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Assessing the Impact of the COVID-19 Pandemic on Postpartum Contraception Uptake

Authors:

Paige Rattner ,

Icahn School of Medicine at Mount Sinai, US
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Chelsea DeBolt,

Icahn School of Medicine at Mount Sinai, US
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Lorraine Toner,

Icahn School of Medicine at Mount Sinai, US
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Guillaume Stoffels,

Icahn School of Medicine at Mount Sinai, US
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Sharon Gerber,

Icahn School of Medicine at Mount Sinai, US
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Luciana Vieira

Icahn School of Medicine at Mount Sinai, US
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Abstract

Background: Due to COVID-19, telemedicine was incorporated into postpartum care to reduce transmission risk.

Research Question: Our objective was to compare postpartum contraception uptake between March 1, 2019–May 31, 2019 and March 1, 2020–May 31, 2020.

Study Design/Methods: This is a retrospective cohort study of postpartum patients who delivered at the Mount Sinai Hospital System between March 1, 2019–May 31, 2019 and March 1, 2020–May 31, 2020. We recorded postpartum contraception uptake at hospital discharge and at outpatient postpartum visits. We compared four categories: short-acting reversible contraception (SARC), long-acting reversible contraception (LARC), “barrier methods/other” (condoms, diaphragms, spermicides), and sterilization. The 2019 and 2020 patient cohorts did not differ significantly in terms of maternal age, gravidity, ethnicity, or insurance type. This study was approved by the Mount Sinai IRB.

Results: 1,106 patients were included in our analysis, 443 and 663 who delivered in 2019 and 2020 respectively. There were no significant differences in the number of patients offered and accepting contraception at hospital discharge and postpartum visit between the 2019 and 2020 groups. Type of contraception given at postpartum visit differed significantly between 2019 and 2020 (p = 0.006), with the 2020 group more likely to use SARC (55 vs. 42%) and less likely to use LARC (15 vs. 24%). Notably, 26% of the 2020 group had telehealth postpartum visits (vs. 0% in 2019). Within the 2020 group, type of contraception differed significantly between in-person and telehealth visits (p = 0.001). Patients who had telehealth visits were less likely to use “barrier/other” methods (14 vs. 32%) and more likely to use SARC (67 vs. 51%).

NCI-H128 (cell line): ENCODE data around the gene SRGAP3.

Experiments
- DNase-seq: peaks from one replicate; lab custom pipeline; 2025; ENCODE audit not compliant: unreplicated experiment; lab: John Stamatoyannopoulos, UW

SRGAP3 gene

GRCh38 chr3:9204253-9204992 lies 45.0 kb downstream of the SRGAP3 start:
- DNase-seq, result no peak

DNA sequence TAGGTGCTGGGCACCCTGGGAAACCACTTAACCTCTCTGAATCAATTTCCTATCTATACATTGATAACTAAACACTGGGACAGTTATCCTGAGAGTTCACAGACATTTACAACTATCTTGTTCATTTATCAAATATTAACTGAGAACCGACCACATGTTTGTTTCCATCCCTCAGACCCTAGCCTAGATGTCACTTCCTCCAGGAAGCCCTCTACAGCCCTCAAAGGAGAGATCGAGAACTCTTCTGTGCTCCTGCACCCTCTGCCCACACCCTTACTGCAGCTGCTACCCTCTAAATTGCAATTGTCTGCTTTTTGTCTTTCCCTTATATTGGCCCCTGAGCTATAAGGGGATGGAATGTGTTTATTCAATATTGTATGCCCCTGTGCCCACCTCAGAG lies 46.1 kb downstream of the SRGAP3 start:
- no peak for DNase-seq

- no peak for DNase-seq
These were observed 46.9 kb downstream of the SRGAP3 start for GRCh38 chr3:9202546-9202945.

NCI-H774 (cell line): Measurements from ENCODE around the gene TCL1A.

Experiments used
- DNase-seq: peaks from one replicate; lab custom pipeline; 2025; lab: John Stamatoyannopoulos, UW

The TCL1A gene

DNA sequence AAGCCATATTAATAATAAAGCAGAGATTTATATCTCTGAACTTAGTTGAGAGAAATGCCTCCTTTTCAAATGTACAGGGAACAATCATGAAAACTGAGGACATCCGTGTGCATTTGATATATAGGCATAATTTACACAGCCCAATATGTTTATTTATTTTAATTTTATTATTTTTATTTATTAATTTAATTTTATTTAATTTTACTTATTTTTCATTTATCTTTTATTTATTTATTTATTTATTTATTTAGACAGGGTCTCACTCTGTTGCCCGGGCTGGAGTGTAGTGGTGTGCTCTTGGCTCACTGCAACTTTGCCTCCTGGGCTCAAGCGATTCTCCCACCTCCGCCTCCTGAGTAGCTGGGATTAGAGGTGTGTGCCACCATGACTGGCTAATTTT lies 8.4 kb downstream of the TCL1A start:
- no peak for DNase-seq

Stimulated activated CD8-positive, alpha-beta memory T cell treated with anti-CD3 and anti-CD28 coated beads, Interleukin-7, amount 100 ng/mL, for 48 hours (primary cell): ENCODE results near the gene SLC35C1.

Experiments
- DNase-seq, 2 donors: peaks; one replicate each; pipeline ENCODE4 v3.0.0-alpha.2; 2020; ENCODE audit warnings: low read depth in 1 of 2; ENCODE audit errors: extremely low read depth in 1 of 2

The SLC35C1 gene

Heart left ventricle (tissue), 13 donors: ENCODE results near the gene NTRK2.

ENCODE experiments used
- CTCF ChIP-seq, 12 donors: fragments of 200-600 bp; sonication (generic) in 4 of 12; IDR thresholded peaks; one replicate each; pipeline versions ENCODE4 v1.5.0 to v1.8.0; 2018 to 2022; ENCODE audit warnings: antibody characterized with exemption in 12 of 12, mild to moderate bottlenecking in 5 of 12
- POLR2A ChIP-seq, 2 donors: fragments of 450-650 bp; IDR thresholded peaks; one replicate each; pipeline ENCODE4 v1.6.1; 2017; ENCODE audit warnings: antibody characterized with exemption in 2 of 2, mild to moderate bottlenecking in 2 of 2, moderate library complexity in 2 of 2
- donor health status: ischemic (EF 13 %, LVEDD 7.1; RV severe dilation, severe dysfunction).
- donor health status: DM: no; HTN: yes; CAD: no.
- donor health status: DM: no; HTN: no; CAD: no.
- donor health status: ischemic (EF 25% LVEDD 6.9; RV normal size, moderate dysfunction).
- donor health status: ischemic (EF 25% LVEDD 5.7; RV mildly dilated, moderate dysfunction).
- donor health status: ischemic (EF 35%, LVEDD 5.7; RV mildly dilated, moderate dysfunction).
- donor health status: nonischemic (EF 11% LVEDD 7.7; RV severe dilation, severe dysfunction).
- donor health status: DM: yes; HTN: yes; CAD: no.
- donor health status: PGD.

Conclusions: Despite COVID-19, overall uptake of postpartum contraception did not change significantly; however, the type of contraception differed significantly, particularly at telehealth visits. Additional research is needed to understand why telehealth postpartum visits may increase the uptake of short acting contraception and decrease barrier methods.

How to Cite: Rattner, P., DeBolt, C., Toner, L., Stoffels, G., Gerber, S. and Vieira, L., 2021. Assessing the Impact of the COVID-19 Pandemic on Postpartum Contraception Uptake. ISMMS Journal of Science and Medicine, 1(2), p.3. DOI: http://doi.org/10.29024/ijsm.50
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  Published on 29 Apr 2021
 Accepted on 14 Apr 2021            Submitted on 14 Apr 2021

Competing Interests

The authors have no competing interests to declare.

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